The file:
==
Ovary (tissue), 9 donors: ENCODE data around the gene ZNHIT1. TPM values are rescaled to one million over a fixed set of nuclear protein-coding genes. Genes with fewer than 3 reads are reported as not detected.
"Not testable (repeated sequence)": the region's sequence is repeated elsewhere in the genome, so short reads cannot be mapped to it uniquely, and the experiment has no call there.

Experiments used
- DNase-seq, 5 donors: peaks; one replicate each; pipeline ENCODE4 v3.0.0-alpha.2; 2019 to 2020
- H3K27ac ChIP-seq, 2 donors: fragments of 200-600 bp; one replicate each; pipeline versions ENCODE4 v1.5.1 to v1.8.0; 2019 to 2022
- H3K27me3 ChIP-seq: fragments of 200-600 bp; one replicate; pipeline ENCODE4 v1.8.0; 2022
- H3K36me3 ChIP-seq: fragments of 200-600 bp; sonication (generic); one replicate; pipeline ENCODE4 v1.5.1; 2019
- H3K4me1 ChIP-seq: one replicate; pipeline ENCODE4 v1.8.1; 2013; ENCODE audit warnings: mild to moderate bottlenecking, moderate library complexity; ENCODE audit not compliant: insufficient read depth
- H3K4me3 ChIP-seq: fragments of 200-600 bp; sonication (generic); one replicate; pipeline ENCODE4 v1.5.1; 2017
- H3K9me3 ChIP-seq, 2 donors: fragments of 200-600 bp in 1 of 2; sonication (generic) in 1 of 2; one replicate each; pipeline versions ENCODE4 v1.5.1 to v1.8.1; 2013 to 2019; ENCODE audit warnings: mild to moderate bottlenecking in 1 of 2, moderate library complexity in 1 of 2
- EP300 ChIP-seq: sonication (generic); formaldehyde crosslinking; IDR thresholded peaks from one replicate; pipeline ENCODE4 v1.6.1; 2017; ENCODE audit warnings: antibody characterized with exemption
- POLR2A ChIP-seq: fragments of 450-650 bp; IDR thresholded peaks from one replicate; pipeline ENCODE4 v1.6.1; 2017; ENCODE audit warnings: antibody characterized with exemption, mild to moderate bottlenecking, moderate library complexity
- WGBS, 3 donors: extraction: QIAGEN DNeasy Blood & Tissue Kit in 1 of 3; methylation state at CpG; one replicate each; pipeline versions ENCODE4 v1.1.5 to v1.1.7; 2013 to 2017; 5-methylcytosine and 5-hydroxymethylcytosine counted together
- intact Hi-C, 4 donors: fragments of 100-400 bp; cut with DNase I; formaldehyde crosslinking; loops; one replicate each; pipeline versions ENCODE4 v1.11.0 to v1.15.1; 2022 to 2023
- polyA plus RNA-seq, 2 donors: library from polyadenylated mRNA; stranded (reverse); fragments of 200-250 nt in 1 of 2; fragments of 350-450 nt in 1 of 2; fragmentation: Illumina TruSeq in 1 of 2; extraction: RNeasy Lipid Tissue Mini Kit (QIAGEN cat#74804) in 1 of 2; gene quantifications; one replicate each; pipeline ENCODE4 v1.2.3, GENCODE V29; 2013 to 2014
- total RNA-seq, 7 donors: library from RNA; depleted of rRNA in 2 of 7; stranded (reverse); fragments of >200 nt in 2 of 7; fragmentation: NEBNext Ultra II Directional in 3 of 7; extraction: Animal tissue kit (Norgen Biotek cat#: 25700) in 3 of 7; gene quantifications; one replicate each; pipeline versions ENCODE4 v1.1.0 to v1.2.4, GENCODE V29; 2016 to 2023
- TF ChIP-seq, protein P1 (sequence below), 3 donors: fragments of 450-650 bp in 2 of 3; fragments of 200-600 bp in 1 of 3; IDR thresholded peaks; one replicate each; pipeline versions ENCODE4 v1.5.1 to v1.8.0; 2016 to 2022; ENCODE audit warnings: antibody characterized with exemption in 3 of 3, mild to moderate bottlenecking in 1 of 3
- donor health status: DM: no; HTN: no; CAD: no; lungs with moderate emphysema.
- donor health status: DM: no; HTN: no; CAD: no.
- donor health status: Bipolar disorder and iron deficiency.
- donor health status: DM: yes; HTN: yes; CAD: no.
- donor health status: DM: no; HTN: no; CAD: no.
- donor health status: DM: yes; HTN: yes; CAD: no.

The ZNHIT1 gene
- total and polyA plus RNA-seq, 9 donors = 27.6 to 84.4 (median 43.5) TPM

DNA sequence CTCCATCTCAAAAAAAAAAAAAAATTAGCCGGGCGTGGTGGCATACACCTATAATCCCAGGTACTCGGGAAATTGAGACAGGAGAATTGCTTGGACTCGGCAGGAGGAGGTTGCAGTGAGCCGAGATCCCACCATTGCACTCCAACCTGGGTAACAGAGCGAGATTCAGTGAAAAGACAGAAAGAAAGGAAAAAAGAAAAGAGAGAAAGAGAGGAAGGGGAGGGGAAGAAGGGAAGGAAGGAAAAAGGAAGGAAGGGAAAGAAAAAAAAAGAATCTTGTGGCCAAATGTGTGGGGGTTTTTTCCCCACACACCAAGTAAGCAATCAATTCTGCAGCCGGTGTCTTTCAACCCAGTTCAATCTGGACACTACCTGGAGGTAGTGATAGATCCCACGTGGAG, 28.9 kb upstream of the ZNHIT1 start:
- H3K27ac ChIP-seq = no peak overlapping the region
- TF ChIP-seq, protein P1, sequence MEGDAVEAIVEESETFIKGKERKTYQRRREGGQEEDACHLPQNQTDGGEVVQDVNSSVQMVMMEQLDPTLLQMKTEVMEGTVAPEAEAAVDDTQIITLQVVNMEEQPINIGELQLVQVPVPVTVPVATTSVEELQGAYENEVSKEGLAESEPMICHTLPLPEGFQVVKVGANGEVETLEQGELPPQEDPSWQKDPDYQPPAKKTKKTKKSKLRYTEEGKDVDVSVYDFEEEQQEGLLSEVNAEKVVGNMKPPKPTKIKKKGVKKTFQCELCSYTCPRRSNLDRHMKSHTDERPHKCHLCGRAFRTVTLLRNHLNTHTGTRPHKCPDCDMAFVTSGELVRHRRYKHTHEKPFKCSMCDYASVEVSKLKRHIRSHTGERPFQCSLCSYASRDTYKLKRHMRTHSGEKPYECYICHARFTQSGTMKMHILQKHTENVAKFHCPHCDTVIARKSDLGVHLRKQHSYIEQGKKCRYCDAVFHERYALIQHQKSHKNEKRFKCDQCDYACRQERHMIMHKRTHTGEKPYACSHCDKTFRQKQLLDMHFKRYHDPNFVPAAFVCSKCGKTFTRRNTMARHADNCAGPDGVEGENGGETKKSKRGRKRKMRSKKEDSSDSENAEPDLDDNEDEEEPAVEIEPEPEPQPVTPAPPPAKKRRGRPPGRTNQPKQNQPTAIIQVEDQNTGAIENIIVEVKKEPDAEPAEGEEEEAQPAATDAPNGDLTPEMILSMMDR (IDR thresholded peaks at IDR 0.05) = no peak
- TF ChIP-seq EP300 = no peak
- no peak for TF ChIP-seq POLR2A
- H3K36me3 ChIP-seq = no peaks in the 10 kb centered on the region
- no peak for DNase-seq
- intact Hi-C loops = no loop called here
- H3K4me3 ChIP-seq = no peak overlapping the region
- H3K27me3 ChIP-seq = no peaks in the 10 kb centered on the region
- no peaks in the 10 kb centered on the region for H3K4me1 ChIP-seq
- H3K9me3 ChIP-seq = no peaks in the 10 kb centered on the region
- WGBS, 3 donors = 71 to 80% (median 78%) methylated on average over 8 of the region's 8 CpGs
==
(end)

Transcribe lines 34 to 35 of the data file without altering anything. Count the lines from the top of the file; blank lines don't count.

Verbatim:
- H3K4me3 ChIP-seq = no peak overlapping the region
- H3K27me3 ChIP-seq = no peaks in the 10 kb centered on the region